Recent examinations of competition matrices for transitivity (species A > species B > species C) have used techniques that can be subject to certain biases. First, recent theoretical and empirical analyses have shown that traditional measures of competitive performance are biased in favor of the larger species. It is argued that this size bias has the potential to bias analyses of transitivity. Second, analytical techniques used to test matrices for transitivity can be shown to be insensitive to the presence of intransitive loops. Techniques are presented for exploring both these types of erros and these techniques are illustrated using the results from a six-species study of marsh plants. In addition, two published studies are partially reanalyzed using a technique designed to detect intransitivities. Results for both the new data set as well as for the published data sets fail to reveal intransitivities. For the marsh plant study, the size bias associated with traditional measures of competitive success did not bias in favor of transitivity. We conclude (1) that the studies examined do not possess intransitive loops and (2) care must be taken in order to avoid biased analyses if intransitive loops are to be detected.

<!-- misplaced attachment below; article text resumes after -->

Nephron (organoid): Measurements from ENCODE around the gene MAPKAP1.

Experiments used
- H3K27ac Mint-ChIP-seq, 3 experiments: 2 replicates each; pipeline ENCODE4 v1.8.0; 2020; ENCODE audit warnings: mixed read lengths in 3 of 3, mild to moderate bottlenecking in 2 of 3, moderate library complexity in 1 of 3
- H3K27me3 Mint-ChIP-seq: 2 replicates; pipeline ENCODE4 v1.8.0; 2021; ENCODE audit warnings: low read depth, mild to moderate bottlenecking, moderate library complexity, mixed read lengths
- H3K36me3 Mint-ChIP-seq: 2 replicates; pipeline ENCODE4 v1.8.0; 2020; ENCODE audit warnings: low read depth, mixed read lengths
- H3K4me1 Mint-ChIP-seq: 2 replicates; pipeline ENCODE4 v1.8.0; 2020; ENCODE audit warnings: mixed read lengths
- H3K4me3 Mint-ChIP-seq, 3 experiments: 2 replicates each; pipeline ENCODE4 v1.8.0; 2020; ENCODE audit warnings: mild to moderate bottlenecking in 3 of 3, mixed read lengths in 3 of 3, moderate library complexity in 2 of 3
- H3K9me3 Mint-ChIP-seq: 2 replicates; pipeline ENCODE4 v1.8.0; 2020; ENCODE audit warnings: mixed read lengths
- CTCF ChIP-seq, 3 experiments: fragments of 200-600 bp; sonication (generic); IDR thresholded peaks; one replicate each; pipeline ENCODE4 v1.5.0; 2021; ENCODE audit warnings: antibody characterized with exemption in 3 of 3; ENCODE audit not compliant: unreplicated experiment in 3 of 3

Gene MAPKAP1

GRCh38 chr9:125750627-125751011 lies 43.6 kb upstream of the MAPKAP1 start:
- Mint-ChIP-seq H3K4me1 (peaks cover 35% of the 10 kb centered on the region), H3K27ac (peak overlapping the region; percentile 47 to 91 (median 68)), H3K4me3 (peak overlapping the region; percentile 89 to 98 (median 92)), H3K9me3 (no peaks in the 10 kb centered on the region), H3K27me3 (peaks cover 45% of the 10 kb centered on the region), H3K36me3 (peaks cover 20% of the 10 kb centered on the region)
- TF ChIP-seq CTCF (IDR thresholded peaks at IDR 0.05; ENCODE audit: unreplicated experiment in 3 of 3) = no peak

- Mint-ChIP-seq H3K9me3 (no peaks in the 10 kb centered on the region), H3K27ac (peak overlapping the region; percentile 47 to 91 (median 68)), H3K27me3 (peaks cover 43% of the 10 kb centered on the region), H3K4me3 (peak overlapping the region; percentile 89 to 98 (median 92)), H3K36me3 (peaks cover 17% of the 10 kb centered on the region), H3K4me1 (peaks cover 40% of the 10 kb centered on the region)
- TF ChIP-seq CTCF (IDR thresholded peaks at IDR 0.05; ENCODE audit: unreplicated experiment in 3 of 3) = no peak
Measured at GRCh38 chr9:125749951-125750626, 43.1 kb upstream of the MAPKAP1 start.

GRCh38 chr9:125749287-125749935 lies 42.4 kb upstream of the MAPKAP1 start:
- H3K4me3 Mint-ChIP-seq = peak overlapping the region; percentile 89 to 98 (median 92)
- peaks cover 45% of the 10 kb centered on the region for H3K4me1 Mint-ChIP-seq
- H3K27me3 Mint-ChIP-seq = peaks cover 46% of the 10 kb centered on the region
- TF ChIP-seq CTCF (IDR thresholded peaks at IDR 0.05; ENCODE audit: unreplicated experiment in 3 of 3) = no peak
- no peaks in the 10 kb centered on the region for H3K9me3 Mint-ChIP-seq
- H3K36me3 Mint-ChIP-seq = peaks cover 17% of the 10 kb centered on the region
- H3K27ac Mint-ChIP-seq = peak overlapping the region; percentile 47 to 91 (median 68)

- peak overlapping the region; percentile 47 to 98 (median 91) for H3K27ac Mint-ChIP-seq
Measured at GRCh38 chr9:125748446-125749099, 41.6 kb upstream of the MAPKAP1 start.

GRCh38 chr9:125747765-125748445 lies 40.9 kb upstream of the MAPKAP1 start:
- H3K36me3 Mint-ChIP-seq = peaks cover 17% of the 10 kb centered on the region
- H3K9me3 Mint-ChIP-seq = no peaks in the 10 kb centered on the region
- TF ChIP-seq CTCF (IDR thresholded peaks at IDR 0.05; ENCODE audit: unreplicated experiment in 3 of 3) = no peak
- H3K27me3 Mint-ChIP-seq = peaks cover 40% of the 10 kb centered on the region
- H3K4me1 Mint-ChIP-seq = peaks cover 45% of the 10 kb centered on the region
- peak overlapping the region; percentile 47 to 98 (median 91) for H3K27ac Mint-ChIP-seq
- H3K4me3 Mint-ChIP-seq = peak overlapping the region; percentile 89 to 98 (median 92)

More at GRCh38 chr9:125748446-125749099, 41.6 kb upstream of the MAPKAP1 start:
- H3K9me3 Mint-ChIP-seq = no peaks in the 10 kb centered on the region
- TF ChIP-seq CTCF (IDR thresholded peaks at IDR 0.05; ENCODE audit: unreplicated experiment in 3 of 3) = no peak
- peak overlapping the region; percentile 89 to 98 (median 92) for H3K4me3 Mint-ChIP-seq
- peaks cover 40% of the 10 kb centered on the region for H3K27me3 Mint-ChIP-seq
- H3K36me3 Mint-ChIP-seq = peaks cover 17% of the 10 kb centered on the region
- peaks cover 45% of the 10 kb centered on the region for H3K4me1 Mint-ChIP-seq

|Title||The examination of a competition matrix for transitivity and intransitive loops|
|Authors||James B. Grace, Glenn R. Guntenspergen, Janet R. Keough|
|Publication Subtype||Journal Article|
|Record Source||USGS Publications Warehouse|
|USGS Organization||National Wetlands Research Center; Wetland and Aquatic Research Center|